The inquest was held by the City Coroner Mr Issac Brasley at Vitoria Law courts on Tuesday, Edwin Harrison, a son of the deceased, said the father was at present a patient at Hatton and had been there about five years. Witness had known the accused seven years. Accused who was married, had occasionally visited his mother. Witness remembered the wife of the prisoner coming to the house about four years ago. She saw his mother, who said she could not get rid of him. there was a similar incident more recently, and he learned that the accused had been going to see his mother. Witness saw a letter from him last Whitsuntide, written from near Liverpool, witness destroyed it, and his mother did not see it, he heard about three weeks ago that a man had been enquiring after deceased and she heard about. Witness left his mother last Saturday about 8:50 alone in the house. When he went out she complained of headache. About 11:10 witness heard that some think had happened and went to the hospital, finding his mother dead.

Asked if he had any questions, accused said he wished to refer to the statement by the witness that his (accusers) wife went to see the deceased.” that,” said accused, “was three years ago.” The Coroner: It is not really any evidence against you. Accused: Only young Harrison said that she did not want me, or some think to that effect; that was only a put off, because we met the next evening just the same.

A next door neighbour of the deceased, Ada McLoughlan, said that about two or three weeks ago she saw the accused at the bottom of the entry, in company with the deceased; they were talking together. On Saturday morning last, about ten o clock, witness saw accused go to the house, and twenty minutes after he had gone in she heard loud talking, but could not hear what she said, and was unable to say whether they were quarrelling. About twenty minutes afterwards she heard the deceased screaming and saw here rush out of the house; crying out; “what shall I do” deceased’s head was hanging on one side, and blood was from her throat.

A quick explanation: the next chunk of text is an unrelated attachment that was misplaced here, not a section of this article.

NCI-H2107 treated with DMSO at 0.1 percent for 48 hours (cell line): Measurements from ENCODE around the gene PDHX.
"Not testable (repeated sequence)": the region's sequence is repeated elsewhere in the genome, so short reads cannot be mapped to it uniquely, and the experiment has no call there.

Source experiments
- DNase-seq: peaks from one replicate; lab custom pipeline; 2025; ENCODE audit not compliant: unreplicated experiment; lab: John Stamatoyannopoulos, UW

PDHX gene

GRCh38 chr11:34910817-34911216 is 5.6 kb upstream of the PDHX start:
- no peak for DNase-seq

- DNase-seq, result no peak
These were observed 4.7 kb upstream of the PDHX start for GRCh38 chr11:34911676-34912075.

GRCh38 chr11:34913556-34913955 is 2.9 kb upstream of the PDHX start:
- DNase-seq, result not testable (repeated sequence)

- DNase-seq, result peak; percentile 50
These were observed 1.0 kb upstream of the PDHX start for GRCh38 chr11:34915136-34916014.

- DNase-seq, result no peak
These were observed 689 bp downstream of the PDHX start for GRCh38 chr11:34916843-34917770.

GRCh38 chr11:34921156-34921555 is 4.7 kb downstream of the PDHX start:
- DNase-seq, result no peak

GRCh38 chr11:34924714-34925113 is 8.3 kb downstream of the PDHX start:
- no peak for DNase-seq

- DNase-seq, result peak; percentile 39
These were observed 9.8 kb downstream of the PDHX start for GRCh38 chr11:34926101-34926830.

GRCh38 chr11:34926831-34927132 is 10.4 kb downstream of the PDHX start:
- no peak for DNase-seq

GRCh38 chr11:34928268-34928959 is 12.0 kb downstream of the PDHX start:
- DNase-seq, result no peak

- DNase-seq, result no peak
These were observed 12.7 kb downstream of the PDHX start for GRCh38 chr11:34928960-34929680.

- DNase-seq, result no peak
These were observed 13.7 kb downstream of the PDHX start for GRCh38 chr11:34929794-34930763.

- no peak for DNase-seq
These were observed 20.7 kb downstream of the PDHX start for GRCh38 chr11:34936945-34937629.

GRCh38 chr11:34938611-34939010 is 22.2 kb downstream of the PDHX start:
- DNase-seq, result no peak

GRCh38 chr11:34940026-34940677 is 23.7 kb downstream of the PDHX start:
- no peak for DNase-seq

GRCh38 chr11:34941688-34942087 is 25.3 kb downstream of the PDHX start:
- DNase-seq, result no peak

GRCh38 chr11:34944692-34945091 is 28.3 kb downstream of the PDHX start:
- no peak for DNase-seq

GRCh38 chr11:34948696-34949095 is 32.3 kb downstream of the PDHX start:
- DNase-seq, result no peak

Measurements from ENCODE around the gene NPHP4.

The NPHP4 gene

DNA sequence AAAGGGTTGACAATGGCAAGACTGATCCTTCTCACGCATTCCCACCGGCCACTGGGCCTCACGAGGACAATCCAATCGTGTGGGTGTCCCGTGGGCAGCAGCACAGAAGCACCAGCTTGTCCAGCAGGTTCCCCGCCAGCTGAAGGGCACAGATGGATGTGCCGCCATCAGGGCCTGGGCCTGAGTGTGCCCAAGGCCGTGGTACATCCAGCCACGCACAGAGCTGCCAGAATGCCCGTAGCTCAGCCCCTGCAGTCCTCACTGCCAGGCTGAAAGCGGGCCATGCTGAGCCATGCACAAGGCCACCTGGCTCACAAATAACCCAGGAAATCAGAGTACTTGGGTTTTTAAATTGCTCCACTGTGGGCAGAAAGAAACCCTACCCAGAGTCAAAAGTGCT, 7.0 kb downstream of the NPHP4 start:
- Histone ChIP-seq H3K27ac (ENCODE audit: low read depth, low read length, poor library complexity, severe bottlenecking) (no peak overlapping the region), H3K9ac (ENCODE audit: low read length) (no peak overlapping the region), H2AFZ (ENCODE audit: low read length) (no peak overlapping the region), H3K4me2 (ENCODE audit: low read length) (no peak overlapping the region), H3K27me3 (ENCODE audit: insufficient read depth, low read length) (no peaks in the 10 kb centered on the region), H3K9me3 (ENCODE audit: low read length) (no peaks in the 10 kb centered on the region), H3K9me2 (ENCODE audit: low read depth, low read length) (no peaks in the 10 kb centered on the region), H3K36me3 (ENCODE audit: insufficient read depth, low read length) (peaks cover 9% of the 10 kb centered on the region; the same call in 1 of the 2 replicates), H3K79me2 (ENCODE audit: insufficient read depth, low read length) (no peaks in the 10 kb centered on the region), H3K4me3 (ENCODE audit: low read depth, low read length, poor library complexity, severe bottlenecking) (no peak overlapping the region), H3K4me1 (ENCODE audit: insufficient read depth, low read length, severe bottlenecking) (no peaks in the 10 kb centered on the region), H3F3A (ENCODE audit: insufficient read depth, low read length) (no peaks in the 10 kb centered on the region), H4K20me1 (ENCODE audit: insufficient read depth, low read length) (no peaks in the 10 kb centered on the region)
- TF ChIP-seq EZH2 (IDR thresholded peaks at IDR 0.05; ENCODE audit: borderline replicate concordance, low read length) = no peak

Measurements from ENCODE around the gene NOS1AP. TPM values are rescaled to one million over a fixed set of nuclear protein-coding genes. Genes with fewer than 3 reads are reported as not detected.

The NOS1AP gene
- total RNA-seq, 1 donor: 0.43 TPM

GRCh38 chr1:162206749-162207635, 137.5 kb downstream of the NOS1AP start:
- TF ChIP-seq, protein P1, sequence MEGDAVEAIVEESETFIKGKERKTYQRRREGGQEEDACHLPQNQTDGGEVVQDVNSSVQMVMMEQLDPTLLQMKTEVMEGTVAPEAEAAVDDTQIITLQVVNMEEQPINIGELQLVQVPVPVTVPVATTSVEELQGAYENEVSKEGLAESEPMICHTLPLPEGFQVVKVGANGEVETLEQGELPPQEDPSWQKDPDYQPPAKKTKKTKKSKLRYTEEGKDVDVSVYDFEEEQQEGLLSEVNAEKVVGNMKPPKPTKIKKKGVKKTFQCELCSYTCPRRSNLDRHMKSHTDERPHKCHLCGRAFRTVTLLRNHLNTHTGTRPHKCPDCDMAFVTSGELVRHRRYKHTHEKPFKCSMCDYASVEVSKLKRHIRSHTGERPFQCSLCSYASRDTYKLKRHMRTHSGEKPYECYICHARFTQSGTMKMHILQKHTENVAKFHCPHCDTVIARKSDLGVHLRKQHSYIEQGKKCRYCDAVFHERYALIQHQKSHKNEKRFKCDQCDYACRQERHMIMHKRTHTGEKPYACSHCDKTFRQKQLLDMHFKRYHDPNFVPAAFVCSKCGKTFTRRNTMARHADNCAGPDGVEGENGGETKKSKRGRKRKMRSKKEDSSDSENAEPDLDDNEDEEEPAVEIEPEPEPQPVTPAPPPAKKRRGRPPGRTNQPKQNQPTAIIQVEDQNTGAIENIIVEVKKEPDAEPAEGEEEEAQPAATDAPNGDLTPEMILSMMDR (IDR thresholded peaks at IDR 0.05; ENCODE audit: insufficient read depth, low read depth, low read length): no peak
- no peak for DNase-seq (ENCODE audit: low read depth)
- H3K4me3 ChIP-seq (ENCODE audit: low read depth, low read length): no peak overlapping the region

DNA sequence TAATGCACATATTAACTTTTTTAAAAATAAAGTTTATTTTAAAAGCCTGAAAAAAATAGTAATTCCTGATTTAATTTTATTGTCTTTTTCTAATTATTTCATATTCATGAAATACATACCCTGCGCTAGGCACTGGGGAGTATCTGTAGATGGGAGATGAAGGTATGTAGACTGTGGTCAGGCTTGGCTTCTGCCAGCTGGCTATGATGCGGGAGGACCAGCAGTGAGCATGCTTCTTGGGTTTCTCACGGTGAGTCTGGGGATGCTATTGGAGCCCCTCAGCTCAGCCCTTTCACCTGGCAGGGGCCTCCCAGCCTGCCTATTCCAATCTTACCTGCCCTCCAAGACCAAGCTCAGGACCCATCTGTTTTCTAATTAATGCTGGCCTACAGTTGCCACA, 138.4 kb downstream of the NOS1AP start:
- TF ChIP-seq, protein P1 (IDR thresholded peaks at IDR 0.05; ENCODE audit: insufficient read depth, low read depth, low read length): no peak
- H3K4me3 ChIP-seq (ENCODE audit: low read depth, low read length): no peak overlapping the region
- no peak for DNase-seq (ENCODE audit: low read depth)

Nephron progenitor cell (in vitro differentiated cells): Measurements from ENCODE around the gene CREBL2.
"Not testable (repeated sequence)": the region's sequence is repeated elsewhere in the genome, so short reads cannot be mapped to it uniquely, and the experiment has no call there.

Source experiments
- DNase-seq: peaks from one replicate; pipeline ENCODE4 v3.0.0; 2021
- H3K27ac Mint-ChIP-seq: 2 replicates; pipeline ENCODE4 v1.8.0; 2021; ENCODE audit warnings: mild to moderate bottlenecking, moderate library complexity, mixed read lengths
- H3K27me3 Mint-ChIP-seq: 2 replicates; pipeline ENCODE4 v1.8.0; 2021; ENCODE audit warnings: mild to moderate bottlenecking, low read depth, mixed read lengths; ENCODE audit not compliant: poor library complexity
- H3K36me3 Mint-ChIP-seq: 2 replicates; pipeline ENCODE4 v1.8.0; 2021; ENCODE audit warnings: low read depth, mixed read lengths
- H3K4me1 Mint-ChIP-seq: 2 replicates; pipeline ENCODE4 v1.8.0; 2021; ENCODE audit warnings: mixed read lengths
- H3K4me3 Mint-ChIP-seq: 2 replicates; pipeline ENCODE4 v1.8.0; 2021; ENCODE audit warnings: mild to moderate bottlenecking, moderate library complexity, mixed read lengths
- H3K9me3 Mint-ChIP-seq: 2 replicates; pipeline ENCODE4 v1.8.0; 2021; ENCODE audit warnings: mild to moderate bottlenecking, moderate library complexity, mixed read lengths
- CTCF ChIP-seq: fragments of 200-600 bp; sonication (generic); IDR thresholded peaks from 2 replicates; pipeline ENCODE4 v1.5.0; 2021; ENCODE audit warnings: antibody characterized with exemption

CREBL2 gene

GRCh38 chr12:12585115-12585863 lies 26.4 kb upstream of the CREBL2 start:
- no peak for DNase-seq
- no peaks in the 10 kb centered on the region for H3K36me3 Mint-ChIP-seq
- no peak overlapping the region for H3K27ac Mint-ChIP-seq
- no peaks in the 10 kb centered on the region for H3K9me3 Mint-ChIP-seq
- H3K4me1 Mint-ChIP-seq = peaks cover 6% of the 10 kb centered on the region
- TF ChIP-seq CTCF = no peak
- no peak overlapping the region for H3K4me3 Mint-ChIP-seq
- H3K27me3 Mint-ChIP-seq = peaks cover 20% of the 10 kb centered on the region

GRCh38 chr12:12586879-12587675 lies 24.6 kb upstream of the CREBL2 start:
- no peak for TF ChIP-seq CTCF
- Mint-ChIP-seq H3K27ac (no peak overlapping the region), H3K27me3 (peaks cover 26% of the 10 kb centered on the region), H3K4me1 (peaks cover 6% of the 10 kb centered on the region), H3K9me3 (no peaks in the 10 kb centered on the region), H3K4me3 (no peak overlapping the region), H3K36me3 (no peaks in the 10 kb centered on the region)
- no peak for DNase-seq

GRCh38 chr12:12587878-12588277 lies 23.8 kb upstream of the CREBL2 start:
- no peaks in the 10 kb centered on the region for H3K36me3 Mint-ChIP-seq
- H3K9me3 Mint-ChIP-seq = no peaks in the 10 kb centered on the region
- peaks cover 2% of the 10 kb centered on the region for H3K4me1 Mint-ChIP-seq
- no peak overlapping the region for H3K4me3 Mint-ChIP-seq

A crowd had collected and the prisoner was prevented from escaping, prisoner said "you will not have to fetch the police" another remark he made he made was it was all through jealousy, mean while Mrs Harrison was in a terrible state, help was not for her noticing her hands were black as though she had been black leading the grate and the room was in disorder, as though she had been cleaning the it. A man named Redwood who had hlod of the prisoner said to him "was it your wife" he said "no it was an h***** whom I had been living with.

Mrs Harrison was later taken to the General hospital, and in about an hour the poor women had died with out doubt from the wound inflicted in her throat.

Execution of the Aston Murderer.

On Tuesday morning John Davis (53) silverer was executed at Warwick goal, for the murder of Jane Harrison at Aston Manor. The murderer was a nervous and emotional man, who felt is position keenly, but for the last ten days he became resigned to and accepted is fate in a certain amount of resolution. He was comforted during the Christmas week by a visit from his wife and grown up son and daughter, he slept fairly well the night before the execution and was able to walk from is cell to the drop without assistance. He never denied the crime and showed some contrition.

The execution took place at eight o clock in the morning and there was in attendant the under Sheriff  Mr R C heath and the governor Captain D’Aeth, the Prison surgeon Hubert Tibbits, the prison Chaplain Rev A K Thomson. The chief Warder Mr E Martin and other officials. Ellis of Rochdale was the executioner he was assisted by Willis of Church Accrington. Death was instantaneous as the neck was broken by the drop.

An inquest was afterwards later held before Mr Wilmhurst the county coroner and evidence of the carrying out of the death sentence was given by Captain D’Aeth, Mr